Of course, the plot of a Bob Hope comedy isn't really the point anyway, though a Bob Hope comedy wherein he encountered the historical Calamity Jane might have been interesting. You know, though, now that I think about it, I'm reminded of Eddie Izzard talking about [i]Scooby-Doo[/i] and how Shaggy and Scooby are essentially Falstaff, because what they believe in is cowardice and sandwiches, and how that's unique in fiction. However, I'd say that Bob Hope's characters are even closer to Falstaff, because Shaggy isn't all that into girls, and Falstaff does a lot of girl-chasing in his appearances. Bob Hope's persona was all about the girl-chasing and cowardice, and he wouldn't say no to the sandwiches. He, like Falstaff, was always looking for an easy chance at making a quick buck. And, of course, there's the drinking, though not as much as in Dean Martin movies (and at least he doesn't reference any of those in this film), which is also an important aspect of Falstaff.

Not, in the end, a great movie. Not a bad one, either. It's a light, easy movie, the kind of thing to watch if you aren't all that interested in thinking. The Indians? Well, they're Hollywood enough so that one of them is good ol' Iron Eyes Cody, born Espera Oscar DeCorti of Sicilian heritage. It's also worth noting that no one ever, so far as I remember, specifies what tribe the Indians are. And while Bob Hope sings about loving Jane in buckskin or homespun, he has never actually seen her in it, even as they're crossing the . . . um, woods. Because there's no prairie. Anyway, whatever she's crossing, it's in burgundy velvet, because she's pretending, per the plot, to be a lady. And everyone knows ladies crossed the, let's say, wilderness in formal clothing. As opposed to, well, homespun. Or the buckskin that she wears when she's not pretending to be a lady, which is more practical if less ladylike. At any rate, it's a movie worth watching, and I'm not sure there's such thing as a great Bob Hope movie anyway.
½ August 18, 2011
This exceeded my expectations! No-good Calamity Jane (Russell) is told by the government that the only way she can escape jail is to help capture some bad gun carriers who are shooting innocents. Along the way she runs into bumbling dentist Painless Potter (Hope) and they get married, because she thinks it will help her job get done. Little does she know what's coming! When you mix screwball comedy, western, action/adventure, and romance all into one movie, you get "The Paleface". Here we have Bob Hope taking a break from Bing Crosby and Dorothy Lamour, and instead teams up with the late-great Jane Russell. The tag-line for this delightful comedy was: "She Can Shoot a Gun as Fast as Bob Can Run" and they really did mean it. Her toughie role in this film is out of reach from her other movies, and wow, it was a good change of pace! Though I thought 1947's "My Favorite Brunette" was good, this one is absolutely fantastic, and proves that Bob Hope can do a little more away from cities or exotic places (hint hint). What makes this movie even better is the rich Technicolor! I watched it on TCM and never have a seen a print so bright and whole, and looks so much better than what you see in "The Wizard of Oz"! Anyhow, "The Paleface" is a wonderful movie, and any fan of Bob Hope will consider it one of his best classics.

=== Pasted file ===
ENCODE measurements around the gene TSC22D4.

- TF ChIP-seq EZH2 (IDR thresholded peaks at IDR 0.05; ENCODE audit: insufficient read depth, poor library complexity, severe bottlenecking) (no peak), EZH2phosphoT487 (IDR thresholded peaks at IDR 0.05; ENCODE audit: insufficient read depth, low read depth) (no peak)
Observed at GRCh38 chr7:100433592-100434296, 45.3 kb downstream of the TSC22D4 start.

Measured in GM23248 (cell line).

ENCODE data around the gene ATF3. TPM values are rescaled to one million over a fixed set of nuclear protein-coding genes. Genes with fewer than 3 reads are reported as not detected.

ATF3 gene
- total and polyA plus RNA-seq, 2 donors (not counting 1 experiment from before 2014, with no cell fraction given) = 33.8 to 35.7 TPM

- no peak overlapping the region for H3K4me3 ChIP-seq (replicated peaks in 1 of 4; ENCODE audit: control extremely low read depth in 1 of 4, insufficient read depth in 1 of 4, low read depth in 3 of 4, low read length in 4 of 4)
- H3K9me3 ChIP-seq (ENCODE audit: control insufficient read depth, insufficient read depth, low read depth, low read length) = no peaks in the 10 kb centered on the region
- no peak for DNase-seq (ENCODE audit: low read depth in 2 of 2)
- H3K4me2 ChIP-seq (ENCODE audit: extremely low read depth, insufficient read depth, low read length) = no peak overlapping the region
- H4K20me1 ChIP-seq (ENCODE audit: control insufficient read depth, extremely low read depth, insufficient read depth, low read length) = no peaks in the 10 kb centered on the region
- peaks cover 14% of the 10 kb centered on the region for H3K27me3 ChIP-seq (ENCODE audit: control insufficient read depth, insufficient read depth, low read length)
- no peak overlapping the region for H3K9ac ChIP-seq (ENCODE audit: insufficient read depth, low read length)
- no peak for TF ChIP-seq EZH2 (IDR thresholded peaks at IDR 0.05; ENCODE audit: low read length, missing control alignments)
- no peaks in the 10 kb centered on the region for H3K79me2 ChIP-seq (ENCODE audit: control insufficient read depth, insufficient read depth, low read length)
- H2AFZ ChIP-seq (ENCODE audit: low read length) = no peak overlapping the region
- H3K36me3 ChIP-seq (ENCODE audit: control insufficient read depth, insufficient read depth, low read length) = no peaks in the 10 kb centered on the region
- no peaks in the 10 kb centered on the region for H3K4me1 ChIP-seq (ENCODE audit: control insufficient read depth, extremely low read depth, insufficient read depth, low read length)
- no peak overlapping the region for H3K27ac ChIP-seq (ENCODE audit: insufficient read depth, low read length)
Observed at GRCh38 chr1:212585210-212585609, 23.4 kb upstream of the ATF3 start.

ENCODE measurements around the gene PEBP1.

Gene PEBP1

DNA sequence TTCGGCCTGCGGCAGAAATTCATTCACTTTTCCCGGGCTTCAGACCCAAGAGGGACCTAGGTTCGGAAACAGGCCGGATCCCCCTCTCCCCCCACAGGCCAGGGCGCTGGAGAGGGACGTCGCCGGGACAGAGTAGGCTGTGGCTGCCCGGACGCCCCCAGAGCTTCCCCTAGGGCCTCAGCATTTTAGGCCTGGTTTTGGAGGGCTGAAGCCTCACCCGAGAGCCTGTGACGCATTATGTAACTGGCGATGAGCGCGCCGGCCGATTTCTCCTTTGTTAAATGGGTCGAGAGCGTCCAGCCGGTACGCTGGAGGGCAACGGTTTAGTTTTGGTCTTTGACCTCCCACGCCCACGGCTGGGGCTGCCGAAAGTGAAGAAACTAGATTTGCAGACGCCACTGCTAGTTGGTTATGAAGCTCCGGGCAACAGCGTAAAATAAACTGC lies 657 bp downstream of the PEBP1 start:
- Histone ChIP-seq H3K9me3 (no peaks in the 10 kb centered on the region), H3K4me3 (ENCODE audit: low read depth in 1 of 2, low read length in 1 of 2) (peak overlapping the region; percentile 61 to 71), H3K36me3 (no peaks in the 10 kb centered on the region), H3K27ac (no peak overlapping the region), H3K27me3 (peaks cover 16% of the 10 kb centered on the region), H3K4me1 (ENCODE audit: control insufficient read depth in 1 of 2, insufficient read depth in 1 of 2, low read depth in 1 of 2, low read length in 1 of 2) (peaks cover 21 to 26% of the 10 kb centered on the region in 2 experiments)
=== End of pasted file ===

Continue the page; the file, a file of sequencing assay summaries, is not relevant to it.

April 21, 2007
Paleface is a good ol' classic with Bob Hope, but something just seemed... well, missing. Don't get me wrong, I laughed, but it was hit and miss much of the time. It started and had parts that were mind-bendingly slow, and there was very little plotline outside of Hope's act. I'm not a big fan of westerns, and the movie was also surprisingly racist, although I suppose it's a sign of the times.

I probably wouldn't eccommend this movie to Bob Hope first-timers, but fans are sure to enjoy it, even if they can deal with Jane Russell not changing her evil expression the whole movie.

½ July 10, 2005